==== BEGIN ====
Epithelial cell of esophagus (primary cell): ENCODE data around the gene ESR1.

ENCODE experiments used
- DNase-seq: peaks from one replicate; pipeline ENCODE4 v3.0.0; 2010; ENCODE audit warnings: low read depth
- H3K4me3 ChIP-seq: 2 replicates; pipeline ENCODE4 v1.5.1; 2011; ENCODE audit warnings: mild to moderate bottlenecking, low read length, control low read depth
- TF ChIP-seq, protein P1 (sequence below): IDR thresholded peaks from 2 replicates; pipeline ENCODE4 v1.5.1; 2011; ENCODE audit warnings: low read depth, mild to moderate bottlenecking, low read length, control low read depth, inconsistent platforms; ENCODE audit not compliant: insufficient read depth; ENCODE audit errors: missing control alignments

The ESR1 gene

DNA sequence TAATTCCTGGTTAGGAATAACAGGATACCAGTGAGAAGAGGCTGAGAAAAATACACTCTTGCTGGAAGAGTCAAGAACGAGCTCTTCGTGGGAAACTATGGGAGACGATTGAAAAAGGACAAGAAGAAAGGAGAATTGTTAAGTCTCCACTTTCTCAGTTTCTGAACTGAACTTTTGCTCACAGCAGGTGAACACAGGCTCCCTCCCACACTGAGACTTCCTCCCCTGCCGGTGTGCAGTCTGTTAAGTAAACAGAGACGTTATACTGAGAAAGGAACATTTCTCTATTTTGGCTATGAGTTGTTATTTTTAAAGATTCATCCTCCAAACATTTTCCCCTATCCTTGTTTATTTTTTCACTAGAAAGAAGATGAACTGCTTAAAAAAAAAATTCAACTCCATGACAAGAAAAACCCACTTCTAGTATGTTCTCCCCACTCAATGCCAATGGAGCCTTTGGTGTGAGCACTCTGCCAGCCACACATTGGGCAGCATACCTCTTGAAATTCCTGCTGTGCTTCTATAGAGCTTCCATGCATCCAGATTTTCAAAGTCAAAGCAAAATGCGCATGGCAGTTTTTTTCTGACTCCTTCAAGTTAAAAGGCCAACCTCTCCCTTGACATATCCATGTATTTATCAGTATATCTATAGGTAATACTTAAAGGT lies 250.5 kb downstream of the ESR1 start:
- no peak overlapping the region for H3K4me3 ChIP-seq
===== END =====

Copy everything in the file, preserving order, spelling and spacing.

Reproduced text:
Epithelial cell of esophagus (primary cell): ENCODE data around the gene ESR1.

ENCODE experiments used
- DNase-seq: peaks from one replicate; pipeline ENCODE4 v3.0.0; 2010; ENCODE audit warnings: low read depth
- H3K4me3 ChIP-seq: 2 replicates; pipeline ENCODE4 v1.5.1; 2011; ENCODE audit warnings: mild to moderate bottlenecking, low read length, control low read depth
- TF ChIP-seq, protein P1 (sequence below): IDR thresholded peaks from 2 replicates; pipeline ENCODE4 v1.5.1; 2011; ENCODE audit warnings: low read depth, mild to moderate bottlenecking, low read length, control low read depth, inconsistent platforms; ENCODE audit not compliant: insufficient read depth; ENCODE audit errors: missing control alignments

The ESR1 gene

DNA sequence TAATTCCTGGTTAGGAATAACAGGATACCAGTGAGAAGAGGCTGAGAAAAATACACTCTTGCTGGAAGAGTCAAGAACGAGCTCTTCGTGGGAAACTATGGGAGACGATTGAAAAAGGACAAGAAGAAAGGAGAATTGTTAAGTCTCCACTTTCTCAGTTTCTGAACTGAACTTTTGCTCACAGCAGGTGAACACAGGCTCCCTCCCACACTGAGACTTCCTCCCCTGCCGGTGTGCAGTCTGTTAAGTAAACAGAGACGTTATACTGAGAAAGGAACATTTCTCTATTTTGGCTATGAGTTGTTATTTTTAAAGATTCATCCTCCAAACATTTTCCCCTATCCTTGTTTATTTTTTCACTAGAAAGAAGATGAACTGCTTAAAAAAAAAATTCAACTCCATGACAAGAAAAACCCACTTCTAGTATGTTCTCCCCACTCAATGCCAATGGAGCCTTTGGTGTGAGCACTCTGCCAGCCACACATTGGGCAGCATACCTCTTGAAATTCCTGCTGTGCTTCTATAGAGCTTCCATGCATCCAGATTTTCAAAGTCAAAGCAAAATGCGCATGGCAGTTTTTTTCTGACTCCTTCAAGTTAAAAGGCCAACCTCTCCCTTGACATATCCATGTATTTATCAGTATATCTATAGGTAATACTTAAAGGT lies 250.5 kb downstream of the ESR1 start:
- no peak overlapping the region for H3K4me3 ChIP-seq